The Pumpkins Circle of Life.

Well it has been a few very busy weeks and yes we have fallen well and truly off the urban hippie wagon this week.

At the very least normally we manage to at least get lunches and meals made for the week and not rely on takeaway and buying lunch at the over inflated prices at work but we have drained the freezer and been too sick/too tired/too busy/too stuffed to get things sorted.

The problem with working as hard and being as busy as both A. and I are is you often fall into the pattern of it costing more to live than it should. I have often said that I would happily swap a 3 day week for 60% of my salary and the numbers I have done would show me as us being way ahead. When you outsource aspects of your life you effectively lose control of them and this is trap we all should avoid.

We have had several take away meals and don’t get me wrong the food has been good. Local pizza place and small family run Chinese/Vietnamese place called Bamboo Garden we occasionally get take out from.

Last night was my mother’s birthday and she was down visiting the Preston market with dad for fish. It was an excuse for us to be together with the kids and enjoy each other’s company and go to the bamboo garden and try the food in house.

The little family run restaurant turned out a feast for us, awesome spring rolls, the best dumpling we have had in a while (we get these as take away but they are so much better fresh) Peking duck, char siu pork and the piece de resistance, a whole barramundi poached in ginger and shallots. It is nice to feast for special occasions.

We came home and dad and I chatted about food and my garden went over a few things I want to do. He made a typical nonchalant remark that even at the worst part of the year he can get at least a dozen food plants to eat from his 3 acres. Pretty good and whole lot better than me and most others.

So today with the footy on (no interest sorry even as a Hawthorne supporter) and the weather dropping in and out of good and bad I decided to catch up on restocking the freezer. I saw a great recipe in the age online from Frank Camorra that I wanted to try. I had some really good local Wimmera Harvest lentils and the rest of the ingredients from our ceres box the one item missing was the pumpkin. I could have sworn I still had one I harvested in the autumn.

So I trawled through my shed (getting a bit full now we are storing what used to be two rooms of stuff in it) and lo and behold there was the last of my pumpkins from last season. The irony is that I was just planting the seeds from this breed of pumpkins yesterday.  They store well and eat fantastically even after 6 months of being stored in an old tin shed on a concrete floor. They grow well in my area. What is not to love? I will be planting more this year to tide us over the next winter.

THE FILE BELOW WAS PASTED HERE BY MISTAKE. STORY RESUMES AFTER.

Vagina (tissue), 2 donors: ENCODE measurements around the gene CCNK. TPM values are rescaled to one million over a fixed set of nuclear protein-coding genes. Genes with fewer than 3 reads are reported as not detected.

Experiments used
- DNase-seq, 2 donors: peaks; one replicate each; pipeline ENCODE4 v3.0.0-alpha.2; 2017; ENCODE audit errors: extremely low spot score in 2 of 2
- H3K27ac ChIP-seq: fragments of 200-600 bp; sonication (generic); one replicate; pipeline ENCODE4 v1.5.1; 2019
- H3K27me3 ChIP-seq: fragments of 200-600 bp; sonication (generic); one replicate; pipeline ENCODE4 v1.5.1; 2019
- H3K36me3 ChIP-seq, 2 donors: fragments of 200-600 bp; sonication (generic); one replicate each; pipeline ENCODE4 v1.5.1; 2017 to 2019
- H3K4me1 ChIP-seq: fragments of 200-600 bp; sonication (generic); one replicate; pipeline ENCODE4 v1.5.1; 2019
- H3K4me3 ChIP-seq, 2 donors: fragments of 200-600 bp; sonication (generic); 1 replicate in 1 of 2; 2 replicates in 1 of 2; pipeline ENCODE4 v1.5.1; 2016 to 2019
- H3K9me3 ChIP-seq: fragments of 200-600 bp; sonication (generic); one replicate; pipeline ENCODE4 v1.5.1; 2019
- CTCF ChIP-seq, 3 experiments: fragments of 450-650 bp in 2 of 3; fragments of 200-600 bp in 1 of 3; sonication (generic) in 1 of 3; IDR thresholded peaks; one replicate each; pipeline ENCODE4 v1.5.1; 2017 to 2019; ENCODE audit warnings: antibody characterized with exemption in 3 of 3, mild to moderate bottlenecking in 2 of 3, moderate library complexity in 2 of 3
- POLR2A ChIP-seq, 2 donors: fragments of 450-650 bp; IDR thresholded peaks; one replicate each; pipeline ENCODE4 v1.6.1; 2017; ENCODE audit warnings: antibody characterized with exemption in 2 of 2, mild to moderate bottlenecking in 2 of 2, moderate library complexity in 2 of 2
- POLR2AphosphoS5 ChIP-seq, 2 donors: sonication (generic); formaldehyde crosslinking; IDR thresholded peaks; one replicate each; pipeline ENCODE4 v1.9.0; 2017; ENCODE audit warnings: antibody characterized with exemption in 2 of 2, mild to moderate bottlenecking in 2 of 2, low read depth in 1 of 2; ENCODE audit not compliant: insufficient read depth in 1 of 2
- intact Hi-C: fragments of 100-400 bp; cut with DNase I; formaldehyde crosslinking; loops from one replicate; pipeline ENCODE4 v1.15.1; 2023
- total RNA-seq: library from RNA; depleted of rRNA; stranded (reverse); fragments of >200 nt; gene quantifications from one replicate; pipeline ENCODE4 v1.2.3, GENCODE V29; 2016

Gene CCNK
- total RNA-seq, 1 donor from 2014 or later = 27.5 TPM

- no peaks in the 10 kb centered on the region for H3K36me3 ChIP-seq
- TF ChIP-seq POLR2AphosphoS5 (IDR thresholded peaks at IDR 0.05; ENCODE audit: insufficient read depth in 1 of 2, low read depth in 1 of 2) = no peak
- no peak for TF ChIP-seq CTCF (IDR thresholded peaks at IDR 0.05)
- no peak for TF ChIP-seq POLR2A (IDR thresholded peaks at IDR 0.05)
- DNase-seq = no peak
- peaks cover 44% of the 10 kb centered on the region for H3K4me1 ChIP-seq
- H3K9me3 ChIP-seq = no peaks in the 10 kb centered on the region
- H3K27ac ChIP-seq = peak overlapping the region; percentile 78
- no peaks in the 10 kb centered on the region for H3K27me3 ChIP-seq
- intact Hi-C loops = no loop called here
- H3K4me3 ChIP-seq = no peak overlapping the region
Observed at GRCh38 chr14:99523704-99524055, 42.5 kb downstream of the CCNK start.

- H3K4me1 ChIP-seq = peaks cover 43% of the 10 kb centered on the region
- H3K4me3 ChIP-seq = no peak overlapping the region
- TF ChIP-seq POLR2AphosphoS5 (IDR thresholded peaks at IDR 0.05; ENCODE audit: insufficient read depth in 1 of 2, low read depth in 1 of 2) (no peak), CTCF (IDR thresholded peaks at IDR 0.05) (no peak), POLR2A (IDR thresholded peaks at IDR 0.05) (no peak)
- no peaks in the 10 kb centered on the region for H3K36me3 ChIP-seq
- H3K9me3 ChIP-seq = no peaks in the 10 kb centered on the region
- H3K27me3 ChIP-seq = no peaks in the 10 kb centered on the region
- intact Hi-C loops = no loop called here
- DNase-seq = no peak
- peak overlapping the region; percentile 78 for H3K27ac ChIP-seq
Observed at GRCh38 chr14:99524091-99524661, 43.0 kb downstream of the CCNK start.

The soup, with good old cheese toasties made an awesome simple evening meal and lots left for the freezer. But a warning do not leave out the dash of vinegar in the recipe it adds a level of balance to the flavours that  makes this go from a good dish to a great dish.

So with a couple of other dishes. The freezer is now stocked and hopefully next week we can get back on the wagon.

The Sanity Filter

Last week was pretty nasty at work, this week will likely be a bit more nasty. But life is still good and sometimes you just need a sanity filter to help you look at the world a bit differently.

A few weeks ago I built the mini hot house with the kids on Father’s Day. Each morning last week I checked on the seeds, watched them appear and grow.

It was my sanity filter for the week. I will be doing the same for this week.

Have a great week everyone and I hope you can find your own sanity filter

Pots for Plants.

I have been busy planting seeds again today. Two weeks ago I put together the mini hot house and it  is already paying dividends. So far the seedlings are doing well with about 10 of the 16 varieties of seeds I planted up and running and few more looking I am expecting to see come out soon.

Today I planted tatsoi, mibuna, corn salad and other greens, egg plants, capsicum, herbs and about half of the dozen types of heritage tomato seeds I was given. Nasturtium and some other flowers. I also prepared a new bed for planting and started to sort out the area for the heugan bed I am going to build.

The little urban block is going to be a buzzing hopefully this year. I am going to try to fill each of the micro climates I have and see what works and what does not. What we like and what we don’t.

One of the big issues for me obviously is getting enough trays for seedling. I will be honest I use a mix of my own compost and commercial organic potting mix for this and it is working well. I have purchased some seedling trays but I try to use up what I have to pot up things so that I don’t have to add to the weight on the world of plastic and waste and also keep the cost down.

Today I used some old toilet rolls which I have cut in two ways to see which works better, some milk cartons and as many of the old seedling trays I can find around the place from previous years.

As I said it feels good to use what would be waste or even recycled for a new use. We recycle where we can but at the end of the day reusing is a better of the four ‘R’s’

So go and see what you can find to plant in and plant as many types of seeds as you can swap them with your neighbour just get planting.

Oh and yes my neighbours will get a fair chunk of seedlings I have indeed over done it but hey that is ok.

Any fish left in the ocean for that curry?

For me an issues is how do I get sustainable fish for the table. I look at the sustainable types of fish in my part of the world and oddly or perhaps not it is mostly what I ate as a youngster.

When I was young we used to go to lakes Entrance on the coast of Victoria. My father is an avid fisherman and we caught luderick, flathead, black bream, trevalli, leather jacket, slimy mackerel and others. I am a poor fisherman although I must admit the interest is rising again and much of my time was spent scaling, gutting and filleting fish that my sister and father had caught.